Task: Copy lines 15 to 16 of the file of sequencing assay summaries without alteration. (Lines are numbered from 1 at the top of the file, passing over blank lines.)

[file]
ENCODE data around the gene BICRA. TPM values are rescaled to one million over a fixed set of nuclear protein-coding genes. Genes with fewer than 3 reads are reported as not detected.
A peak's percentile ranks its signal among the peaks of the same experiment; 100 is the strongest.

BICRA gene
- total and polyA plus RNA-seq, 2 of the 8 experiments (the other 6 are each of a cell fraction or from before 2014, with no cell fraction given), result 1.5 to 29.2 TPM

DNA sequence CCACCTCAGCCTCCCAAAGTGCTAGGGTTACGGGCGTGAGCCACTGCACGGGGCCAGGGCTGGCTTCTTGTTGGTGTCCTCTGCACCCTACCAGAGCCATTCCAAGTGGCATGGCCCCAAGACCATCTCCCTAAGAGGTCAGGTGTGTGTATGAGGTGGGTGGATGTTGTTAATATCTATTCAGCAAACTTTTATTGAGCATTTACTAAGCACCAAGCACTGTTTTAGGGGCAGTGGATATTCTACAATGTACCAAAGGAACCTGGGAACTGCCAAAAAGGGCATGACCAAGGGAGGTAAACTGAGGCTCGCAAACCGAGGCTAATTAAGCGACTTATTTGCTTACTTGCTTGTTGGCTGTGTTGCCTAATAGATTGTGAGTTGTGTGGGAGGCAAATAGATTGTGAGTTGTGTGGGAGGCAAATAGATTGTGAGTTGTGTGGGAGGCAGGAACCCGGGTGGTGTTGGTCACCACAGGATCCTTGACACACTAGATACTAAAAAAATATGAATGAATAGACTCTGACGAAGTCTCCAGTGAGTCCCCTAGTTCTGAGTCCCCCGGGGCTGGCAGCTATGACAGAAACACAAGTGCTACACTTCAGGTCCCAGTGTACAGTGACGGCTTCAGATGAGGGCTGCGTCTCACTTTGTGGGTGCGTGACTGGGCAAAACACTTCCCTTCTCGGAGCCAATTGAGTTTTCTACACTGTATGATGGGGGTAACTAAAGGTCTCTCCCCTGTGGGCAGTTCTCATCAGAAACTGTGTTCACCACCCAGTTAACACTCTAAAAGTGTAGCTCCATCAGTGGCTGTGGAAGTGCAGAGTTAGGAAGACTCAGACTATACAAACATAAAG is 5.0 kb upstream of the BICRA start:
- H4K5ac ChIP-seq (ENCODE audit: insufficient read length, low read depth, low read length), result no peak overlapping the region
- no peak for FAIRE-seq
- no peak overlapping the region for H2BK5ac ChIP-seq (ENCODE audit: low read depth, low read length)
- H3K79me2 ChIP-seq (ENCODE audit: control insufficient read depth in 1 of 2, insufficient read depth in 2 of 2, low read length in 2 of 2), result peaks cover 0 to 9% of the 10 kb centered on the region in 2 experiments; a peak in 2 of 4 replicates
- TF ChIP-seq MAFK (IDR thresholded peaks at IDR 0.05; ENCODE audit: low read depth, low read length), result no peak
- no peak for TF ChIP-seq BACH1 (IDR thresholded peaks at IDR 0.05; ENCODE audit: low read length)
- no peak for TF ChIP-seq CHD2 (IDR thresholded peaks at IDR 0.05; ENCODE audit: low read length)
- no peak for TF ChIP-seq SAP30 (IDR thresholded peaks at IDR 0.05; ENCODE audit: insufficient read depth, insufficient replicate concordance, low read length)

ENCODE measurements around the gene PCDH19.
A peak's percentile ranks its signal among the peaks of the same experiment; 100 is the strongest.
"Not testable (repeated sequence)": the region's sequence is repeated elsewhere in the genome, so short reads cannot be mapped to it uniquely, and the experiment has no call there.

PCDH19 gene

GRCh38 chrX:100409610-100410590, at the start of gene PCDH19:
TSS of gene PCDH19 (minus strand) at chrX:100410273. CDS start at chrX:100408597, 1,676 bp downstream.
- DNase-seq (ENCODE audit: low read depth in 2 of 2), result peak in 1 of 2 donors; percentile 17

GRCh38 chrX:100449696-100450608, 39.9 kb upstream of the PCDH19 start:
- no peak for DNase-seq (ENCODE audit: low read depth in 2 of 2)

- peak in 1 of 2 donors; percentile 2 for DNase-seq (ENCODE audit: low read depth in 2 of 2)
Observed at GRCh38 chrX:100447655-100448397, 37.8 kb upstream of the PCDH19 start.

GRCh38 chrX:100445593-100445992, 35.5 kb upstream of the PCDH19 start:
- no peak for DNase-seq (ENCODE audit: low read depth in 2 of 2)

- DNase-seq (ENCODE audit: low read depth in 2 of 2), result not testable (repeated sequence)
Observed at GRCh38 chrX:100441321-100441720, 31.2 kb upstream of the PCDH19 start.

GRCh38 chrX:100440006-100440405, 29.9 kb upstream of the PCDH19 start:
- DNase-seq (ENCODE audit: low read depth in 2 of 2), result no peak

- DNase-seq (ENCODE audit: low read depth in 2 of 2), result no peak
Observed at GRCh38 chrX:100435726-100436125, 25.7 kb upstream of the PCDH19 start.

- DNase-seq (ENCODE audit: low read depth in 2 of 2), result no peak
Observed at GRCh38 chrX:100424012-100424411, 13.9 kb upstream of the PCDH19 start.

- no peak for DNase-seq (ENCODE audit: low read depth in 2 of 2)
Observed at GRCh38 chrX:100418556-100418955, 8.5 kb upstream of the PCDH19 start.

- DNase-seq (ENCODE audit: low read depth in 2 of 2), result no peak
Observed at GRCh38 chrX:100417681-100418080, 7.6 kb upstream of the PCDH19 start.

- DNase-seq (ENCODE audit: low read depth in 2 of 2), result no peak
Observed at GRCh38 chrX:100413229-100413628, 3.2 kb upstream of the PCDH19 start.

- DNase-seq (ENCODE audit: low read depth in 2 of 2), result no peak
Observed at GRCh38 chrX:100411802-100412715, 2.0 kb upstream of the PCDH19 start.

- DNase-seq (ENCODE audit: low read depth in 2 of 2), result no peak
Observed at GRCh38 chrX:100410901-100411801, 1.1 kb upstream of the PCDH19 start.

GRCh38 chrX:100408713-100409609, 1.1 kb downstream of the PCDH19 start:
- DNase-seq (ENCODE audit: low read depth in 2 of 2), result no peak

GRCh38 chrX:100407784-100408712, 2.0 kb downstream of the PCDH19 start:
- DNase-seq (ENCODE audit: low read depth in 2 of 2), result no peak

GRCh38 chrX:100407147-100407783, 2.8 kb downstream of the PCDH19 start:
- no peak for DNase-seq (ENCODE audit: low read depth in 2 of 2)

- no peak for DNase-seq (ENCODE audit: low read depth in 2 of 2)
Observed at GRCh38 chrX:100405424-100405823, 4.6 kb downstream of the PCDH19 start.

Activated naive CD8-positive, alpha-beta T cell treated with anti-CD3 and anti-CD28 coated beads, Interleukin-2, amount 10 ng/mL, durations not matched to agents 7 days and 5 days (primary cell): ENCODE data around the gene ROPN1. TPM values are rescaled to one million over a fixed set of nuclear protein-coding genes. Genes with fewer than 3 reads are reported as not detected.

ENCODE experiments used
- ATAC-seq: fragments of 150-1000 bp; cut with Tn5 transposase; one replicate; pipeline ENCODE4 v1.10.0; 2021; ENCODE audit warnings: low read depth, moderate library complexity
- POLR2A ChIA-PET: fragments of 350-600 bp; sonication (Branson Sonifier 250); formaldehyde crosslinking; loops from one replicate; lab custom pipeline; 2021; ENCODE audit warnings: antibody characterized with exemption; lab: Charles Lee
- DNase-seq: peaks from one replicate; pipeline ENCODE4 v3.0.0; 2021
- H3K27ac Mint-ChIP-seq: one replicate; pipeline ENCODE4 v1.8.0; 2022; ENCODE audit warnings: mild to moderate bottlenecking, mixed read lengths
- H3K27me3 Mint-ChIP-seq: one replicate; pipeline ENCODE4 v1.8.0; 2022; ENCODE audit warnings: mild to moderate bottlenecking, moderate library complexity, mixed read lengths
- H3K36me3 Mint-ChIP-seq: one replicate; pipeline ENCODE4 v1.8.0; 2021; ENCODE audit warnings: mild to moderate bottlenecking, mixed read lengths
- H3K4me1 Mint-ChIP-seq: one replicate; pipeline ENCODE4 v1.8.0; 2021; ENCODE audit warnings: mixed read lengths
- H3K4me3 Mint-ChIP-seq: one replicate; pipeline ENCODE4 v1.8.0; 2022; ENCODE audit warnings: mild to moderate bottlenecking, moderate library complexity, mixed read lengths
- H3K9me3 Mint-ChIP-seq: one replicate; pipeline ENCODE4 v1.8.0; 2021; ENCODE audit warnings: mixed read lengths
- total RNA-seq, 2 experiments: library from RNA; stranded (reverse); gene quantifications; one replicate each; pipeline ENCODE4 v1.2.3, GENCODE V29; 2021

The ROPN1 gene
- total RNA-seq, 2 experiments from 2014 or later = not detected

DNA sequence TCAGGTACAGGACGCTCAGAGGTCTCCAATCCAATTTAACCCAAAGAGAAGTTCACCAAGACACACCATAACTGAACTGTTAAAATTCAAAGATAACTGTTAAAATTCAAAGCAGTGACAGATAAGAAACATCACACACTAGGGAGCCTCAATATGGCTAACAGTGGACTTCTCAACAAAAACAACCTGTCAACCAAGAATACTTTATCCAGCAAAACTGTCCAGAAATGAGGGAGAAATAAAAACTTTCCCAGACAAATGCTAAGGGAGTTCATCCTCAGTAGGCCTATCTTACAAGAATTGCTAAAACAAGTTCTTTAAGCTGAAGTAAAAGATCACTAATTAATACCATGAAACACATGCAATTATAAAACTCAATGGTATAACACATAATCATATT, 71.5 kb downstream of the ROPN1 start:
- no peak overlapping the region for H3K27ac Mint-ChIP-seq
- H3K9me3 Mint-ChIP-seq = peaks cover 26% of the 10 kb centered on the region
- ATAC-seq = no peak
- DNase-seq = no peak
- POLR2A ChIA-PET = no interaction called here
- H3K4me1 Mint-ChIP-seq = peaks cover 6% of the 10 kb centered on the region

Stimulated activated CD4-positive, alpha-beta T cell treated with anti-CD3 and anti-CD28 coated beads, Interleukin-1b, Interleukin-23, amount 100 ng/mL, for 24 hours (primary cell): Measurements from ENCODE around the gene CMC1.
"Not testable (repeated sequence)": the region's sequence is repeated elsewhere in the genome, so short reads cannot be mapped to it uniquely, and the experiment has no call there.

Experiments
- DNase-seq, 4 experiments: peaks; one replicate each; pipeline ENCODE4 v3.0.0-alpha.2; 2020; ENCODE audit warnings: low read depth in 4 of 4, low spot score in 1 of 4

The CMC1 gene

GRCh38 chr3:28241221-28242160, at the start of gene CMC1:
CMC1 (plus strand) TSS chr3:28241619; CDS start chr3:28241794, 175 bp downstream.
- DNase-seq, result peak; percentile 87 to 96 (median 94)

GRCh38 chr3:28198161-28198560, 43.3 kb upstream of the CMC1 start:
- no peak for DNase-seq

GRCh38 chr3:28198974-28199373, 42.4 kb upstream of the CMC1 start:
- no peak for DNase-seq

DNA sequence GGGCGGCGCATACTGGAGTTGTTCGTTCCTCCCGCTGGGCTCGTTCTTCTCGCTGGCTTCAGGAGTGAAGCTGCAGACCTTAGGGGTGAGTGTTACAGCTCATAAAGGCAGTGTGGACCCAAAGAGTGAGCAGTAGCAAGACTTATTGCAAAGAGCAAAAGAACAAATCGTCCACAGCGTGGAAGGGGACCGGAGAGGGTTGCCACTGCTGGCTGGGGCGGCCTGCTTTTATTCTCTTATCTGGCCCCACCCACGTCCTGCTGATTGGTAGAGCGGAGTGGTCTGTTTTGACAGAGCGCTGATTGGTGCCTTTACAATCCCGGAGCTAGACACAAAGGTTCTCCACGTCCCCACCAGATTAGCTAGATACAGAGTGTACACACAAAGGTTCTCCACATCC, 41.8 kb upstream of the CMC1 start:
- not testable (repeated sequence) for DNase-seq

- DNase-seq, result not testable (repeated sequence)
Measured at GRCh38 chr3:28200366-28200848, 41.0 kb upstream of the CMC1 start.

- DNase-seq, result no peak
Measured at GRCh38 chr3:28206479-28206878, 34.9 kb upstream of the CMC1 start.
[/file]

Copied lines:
A peak's percentile ranks its signal among the peaks of the same experiment; 100 is the strongest.
"Not testable (repeated sequence)": the region's sequence is repeated elsewhere in the genome, so short reads cannot be mapped to it uniquely, and the experiment has no call there.